One study found that plasma testosterone levels increased significantly in rats given theobromine BUT only in comparison to the group fed caffeine, and caffeine is not considered an effective testosterone booster . Another study showed the ability of a cocoa and theobromine mix to alter the testis in rats leading to abnormally shaped spermatids, which doesn’t sound desirable, and made no mention of testosterone production being increased .
Cacao - Other than the studies mentioned above that focused on a mix of cocoa (roasted cacao beans) and theobromine, there is little evidence that cacao is related to testosterone production. The only link is that cacao contains magnesium and flavonoid antioxidants, both of which can help to stimulate testosterone production.
However, given that the amount of cacao in this proprietary blend is going to be pretty low and that magnesium is supplied in tiny amounts in cacao extract, this ingredient isn’t likely to do much. It would have been more sensible (and cost-effective) to include a simple magnesium supplement, properly dosed, to remedy any deficiency customers might have.
Luteolin (275mg) - Luteolin is the one quality ingredient in Life Extension’s Testosterone Elite supplement. It is the only one with studies supporting its effectiveness as a testosterone booster on human subjects. Luteolin is a type of flavonoid that is recognised as being anti-oxidative, anti-tumour, and anti-inflammatory . Luteolin may also help to prevent cancer .
When it comes to testosterone, luteolin is responsible for breaking down certain compounds in the body and turning them into a precursor hormone for the production of testosterone. Studies have shown that taking luteolin supplements increases the amount of the precursor hormone available and makes the production of testosterone higher. Luteolin is also thought to block the production of oestrogen, encouraging a more healthy hormone balance in men. At just under 300mg, this is probably an effective dose of luteolin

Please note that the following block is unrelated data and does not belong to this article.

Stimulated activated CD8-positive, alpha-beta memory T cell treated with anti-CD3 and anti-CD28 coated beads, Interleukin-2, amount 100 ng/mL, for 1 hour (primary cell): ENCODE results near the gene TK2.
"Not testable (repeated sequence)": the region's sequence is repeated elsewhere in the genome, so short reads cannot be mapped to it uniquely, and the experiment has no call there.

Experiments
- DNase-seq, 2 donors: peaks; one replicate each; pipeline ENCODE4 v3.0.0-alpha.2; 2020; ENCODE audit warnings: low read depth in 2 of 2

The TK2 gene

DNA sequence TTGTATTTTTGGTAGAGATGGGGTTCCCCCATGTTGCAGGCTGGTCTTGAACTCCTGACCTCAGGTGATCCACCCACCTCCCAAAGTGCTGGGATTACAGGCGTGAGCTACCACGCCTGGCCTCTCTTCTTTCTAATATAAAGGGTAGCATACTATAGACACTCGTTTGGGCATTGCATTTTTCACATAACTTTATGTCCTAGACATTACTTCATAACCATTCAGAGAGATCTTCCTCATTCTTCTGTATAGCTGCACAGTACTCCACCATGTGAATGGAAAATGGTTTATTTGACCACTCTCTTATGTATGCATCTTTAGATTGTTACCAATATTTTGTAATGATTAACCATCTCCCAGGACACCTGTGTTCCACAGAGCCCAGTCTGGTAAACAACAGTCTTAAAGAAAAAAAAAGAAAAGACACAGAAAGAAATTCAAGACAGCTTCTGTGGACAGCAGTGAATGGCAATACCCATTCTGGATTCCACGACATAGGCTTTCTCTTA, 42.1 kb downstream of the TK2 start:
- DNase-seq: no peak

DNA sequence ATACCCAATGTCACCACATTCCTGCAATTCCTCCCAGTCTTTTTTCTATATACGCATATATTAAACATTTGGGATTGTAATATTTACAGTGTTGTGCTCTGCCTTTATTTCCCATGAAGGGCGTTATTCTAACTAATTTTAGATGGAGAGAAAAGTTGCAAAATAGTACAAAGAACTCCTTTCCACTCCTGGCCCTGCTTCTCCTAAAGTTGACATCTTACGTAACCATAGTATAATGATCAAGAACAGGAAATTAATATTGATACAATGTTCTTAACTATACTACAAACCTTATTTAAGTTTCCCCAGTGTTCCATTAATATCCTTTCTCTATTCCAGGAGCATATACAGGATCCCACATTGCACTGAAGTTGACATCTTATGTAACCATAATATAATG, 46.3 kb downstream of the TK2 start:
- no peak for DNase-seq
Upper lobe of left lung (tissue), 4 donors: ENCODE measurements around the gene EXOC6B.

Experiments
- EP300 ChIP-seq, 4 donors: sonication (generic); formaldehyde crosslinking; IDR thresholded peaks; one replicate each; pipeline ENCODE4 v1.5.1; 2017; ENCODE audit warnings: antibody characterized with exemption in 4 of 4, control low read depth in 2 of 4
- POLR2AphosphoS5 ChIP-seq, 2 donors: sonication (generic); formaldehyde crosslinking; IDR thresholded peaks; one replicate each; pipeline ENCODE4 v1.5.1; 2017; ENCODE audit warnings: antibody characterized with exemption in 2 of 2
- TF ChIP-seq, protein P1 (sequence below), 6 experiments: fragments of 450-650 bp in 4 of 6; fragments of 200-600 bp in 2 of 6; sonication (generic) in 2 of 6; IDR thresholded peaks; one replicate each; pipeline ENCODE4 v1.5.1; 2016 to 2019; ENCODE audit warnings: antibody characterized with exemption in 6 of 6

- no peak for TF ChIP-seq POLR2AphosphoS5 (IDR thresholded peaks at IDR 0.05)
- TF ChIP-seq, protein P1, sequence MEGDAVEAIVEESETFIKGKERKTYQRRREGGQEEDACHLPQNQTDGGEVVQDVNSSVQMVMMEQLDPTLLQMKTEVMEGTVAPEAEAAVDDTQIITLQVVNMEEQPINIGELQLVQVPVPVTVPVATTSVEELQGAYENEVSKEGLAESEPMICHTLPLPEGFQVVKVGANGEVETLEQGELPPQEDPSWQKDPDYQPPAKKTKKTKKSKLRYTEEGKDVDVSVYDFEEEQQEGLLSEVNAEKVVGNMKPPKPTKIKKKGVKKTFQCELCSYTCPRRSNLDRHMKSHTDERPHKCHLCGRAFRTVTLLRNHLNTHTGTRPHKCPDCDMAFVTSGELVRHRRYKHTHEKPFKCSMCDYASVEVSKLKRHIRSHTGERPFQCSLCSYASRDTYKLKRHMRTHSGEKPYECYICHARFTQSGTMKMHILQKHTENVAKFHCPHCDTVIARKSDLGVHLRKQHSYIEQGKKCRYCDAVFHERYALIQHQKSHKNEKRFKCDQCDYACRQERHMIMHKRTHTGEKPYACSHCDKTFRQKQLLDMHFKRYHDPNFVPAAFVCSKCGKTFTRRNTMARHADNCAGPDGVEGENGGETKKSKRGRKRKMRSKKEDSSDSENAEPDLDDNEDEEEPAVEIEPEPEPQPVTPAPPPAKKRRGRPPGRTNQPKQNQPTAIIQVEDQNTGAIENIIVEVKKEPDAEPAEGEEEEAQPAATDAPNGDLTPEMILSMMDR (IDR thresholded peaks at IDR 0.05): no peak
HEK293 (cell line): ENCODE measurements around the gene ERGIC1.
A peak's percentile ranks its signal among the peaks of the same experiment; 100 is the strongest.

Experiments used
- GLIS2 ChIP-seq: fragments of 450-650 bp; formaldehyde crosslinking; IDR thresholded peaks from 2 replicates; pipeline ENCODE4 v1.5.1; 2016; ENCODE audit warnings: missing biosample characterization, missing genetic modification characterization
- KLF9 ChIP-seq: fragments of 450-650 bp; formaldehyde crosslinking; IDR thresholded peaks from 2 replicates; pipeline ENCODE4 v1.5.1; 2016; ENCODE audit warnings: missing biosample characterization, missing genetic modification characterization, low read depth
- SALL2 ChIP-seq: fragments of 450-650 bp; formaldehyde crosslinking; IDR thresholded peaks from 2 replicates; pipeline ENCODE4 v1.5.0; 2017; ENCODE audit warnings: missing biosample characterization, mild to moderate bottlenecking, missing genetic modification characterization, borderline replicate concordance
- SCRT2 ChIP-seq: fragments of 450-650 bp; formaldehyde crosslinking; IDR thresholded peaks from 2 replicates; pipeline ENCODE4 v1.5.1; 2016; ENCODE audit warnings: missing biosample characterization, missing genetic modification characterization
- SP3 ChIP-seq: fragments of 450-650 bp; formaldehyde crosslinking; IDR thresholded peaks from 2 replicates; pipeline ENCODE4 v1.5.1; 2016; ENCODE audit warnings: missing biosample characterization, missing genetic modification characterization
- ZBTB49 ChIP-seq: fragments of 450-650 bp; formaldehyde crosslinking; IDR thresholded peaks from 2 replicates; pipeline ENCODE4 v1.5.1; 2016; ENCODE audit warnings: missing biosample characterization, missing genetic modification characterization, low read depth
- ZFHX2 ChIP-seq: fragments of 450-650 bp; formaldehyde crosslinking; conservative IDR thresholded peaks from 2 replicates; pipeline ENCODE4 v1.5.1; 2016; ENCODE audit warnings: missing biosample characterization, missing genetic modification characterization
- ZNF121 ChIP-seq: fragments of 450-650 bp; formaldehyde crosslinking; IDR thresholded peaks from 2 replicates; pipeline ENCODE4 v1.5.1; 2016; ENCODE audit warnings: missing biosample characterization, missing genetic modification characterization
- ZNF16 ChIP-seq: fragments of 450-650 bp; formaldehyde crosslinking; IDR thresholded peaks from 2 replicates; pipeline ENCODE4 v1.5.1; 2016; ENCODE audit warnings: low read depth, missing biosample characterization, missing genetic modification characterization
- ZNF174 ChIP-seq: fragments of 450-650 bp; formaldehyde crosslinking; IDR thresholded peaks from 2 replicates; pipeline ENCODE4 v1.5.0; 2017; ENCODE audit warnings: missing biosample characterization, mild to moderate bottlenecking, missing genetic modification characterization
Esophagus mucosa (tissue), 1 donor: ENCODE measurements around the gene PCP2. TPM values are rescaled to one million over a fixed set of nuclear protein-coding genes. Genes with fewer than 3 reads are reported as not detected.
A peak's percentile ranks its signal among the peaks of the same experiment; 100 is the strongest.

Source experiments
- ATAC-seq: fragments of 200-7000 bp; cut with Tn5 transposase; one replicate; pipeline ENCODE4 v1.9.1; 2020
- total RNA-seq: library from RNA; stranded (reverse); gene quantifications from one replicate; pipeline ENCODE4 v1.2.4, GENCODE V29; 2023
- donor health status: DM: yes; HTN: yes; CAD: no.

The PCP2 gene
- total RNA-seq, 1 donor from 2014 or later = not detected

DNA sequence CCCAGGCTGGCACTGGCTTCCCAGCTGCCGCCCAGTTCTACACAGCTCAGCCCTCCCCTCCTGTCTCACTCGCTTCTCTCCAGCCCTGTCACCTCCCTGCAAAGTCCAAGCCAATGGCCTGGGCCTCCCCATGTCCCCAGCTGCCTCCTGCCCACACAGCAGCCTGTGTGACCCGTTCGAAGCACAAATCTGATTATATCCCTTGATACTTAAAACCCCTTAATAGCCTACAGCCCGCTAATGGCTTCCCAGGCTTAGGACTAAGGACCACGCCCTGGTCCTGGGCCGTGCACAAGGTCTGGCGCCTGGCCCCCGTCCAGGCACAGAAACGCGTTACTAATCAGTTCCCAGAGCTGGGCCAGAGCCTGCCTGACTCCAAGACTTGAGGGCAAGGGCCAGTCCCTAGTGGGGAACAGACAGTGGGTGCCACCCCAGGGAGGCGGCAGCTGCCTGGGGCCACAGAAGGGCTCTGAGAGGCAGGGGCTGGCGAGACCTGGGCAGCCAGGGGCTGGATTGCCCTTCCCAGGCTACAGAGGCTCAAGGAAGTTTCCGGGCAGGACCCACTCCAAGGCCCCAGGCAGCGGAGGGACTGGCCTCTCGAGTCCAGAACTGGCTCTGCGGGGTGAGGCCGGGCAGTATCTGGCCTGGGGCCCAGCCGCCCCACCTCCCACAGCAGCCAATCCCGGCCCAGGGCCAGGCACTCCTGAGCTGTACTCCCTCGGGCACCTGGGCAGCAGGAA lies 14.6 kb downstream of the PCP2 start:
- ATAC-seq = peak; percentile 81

We recommend avoiding Testosterone Elite. With just three ingredients and only one active, effective ingredient, this is a thoroughly over-priced testosterone supplement.
For the $50 Life Extension are charging for their Testosterone Elite t booster, we would expect to see many more quality, testosterone-boosting ingredients. A simple mix of vitamins and minerals to eradicate deficiencies, and at least one or two more active ingredients to go together with the luteolin.
If luteolin is the ingredient you are after, then we recommend choosing Prime Male, admittedly it’s $25 more per bottle, but it’s well worth it. Not only does it contain luteolin, but Prime Male also features 10 more testosterone-boosting ingredients, including all the vitamins and minerals we mentioned, plus great ingredients like ashwagandha, ginseng, and D-aspartic acid. All of which are properly dosed.
1. Friedman, L., et. al. (1979) Testicular atrophy and impaired spermatogenesis in rats fed high levels of the methylxanthines caffeine, theobromine, or theophylline. Available at: https://pubmed.ncbi.nlm.nih.gov/422930/
2. Wang, Y., et. al. (1992) Reproductive toxicity of theobromine and cocoa extract in male rats. Available at: https://www.sciencedirect.com/science/article/abs/pii/0890623892901983
3. Luo, Y., et. al. (2017) Luteolin: A Flavonoid that Has Multiple Cardio-Protective Effects and Its Molecular Mechanisms. Available at: https://www.ncbi.nlm.nih.gov/pmc/articles/PMC5635727/
4. Lin, Y., et. al. (2009) Luteolin, a flavonoid with potentials for cancer prevention and therapy. Available at: https://www.ncbi.nlm.nih.gov/pmc/articles/PMC2615542/